Luxury goods group are traditionally hit hard by economic downturns. Lehman Brothers’ analysts point to a 25 per cent cut in earnings in the previous slowdown after the September 11, 2001, terrorist attacks on the US and say that the sector underperformed the market during the period despite its appeal to high-end customers.

LVMH, the world’s largest luxury goods group, saw its profits drop by 20 per cent in 2001. But heading into the current slowdown courtesy of the financial crisis, luxury goods companies appear upbeat.

In some ways they are right to be – they have expanded out of their long-time base in the west into faster-growing countries in emerging markets and analysts’ consensus earnings estimates for this year still point to ten per cent growth in the sector. But can they really escape a global slowdown thanks to rich customers from Dubai, Moscow and Shanghai? Or will they become yet another victim of the credit crunch in the traditional fashion?

Most industry executives insist it will be the former, but most analysts and experts believe the latter. Both sides have supporting evidence but the feeling persists that the luxury goods industry will not escape unscathed.

“At the very top end of the market is a part of the luxury goods sector that is not very cyclical and that is full of growth from the emerging markets.” says Gerry Adolph, a senior management consultant at Booz & Company. “But the aspirational brands in the middle will be the ones most sensitive to the economic slowdown.”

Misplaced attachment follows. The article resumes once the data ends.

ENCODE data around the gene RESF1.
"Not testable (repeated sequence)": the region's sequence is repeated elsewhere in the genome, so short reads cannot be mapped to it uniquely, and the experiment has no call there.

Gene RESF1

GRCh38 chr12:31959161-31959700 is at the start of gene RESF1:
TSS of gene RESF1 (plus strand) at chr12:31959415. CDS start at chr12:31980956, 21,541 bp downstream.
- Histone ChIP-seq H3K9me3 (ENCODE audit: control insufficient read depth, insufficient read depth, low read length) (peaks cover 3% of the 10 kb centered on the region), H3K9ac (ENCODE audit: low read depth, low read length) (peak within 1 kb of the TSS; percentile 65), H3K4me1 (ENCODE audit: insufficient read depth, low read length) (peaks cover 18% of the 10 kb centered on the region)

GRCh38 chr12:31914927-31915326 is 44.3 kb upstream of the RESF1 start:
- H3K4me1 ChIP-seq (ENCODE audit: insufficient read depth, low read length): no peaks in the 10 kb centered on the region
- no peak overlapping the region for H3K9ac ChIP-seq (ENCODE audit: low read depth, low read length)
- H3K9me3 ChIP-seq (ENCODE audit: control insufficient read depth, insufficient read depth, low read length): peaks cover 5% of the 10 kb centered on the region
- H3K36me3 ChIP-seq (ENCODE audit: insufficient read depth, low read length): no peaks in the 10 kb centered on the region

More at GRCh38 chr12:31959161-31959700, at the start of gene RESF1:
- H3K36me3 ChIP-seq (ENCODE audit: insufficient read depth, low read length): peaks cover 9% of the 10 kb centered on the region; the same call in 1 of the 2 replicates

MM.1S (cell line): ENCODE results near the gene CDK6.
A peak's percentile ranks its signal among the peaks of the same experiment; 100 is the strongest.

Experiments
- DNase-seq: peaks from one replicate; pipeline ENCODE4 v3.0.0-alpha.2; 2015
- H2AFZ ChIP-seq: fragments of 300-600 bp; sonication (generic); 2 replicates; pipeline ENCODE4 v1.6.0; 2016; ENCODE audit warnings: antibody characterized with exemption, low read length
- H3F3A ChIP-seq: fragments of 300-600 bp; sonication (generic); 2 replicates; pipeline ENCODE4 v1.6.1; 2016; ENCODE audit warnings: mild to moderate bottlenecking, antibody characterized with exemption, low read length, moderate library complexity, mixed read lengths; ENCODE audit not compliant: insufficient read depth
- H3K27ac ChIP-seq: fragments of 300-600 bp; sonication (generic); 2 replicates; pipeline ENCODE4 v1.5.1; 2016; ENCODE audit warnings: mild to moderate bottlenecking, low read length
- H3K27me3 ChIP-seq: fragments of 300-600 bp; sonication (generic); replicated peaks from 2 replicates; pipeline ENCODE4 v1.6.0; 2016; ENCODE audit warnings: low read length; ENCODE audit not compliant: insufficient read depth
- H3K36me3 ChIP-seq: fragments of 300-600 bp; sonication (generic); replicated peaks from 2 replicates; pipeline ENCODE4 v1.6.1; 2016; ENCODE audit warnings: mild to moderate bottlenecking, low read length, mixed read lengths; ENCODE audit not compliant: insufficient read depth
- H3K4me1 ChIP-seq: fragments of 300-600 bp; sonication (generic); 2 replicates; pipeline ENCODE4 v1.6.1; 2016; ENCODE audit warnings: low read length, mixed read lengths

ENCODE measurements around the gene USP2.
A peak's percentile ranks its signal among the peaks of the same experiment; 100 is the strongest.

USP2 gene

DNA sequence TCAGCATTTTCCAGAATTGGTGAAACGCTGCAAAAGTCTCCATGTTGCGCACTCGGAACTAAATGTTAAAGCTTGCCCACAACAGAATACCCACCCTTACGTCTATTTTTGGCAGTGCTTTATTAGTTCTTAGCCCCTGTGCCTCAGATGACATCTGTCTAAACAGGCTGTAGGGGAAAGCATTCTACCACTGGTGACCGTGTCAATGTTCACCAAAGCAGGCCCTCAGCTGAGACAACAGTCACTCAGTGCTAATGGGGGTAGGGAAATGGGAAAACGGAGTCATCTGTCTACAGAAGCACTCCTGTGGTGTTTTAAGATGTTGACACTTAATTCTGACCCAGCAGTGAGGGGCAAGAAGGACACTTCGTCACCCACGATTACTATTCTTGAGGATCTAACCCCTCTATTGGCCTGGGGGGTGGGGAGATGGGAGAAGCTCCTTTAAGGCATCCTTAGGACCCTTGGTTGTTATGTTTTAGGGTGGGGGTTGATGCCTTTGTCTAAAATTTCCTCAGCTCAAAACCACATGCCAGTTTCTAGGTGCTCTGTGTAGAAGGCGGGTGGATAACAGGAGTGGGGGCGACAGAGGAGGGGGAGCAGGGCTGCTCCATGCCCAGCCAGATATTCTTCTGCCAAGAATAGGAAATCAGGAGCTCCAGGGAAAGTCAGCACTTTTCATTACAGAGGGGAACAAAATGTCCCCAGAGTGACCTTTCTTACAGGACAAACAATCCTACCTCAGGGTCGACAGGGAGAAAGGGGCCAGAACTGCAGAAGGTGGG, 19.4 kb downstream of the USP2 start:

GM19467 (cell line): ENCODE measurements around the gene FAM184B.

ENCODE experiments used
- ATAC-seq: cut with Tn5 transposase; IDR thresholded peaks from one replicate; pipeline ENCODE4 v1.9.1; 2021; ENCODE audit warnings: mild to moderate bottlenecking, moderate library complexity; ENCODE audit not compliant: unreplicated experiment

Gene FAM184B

Argument number one for the positive view of the industry is the continued spending by the super-rich. Gerard Aquilina, head of international private banking for Barclays, says his ultra-wealthy clients have felt no effects of the credit crunch and, if anything, are more optimistic at the moment. “They look at this crisis as an opportunity. I haven’t seen a decrease in them buying luxury goods whatsoever,” he says.

That is good news for the most exclusive and traditional brands at the top end of the market such as Chanel and Hermès.

It was notable when Gucci reported mixed first-quarter sales recently that Bottega Veneta, its most upmarket brand, was the top performer, with a 32 per cent sales increase on a comparable basis.

Argument number two for the industry is exposure to emerging markets. Regions such as the Middle East and Asia have developed into main drivers of growth for many companies. Francesco Trapani, chief executive of Bulgari, says softness in the US and some parts of Europe is being offset by the strength of Asia. All of this shows how far the balance of power has shifted in the industry and how the worst-performing luxury goods companies currently are those with the highest exposure to countries such as the US and UK.

Examples abound of success in countries recently thought unable to support a big luxury goods sector – LVMH, with its stable of luxury goods from Louis Vuitton to Dom Pérignon, more than tripled its revenues in Vietnam last year while Richemont of Switzerland says it sees growth not just in China but in virtually every country in Asia.

But will the emerging markets be enough, and could the slowdown hit them eventually?

There seems little doubt that the rich of the Middle East and elsewhere, flush with oil and raw material cash, will continue to splurge. But it is less clear what will happen in other regions such as China if the ripple effects of the financial crisis reach them.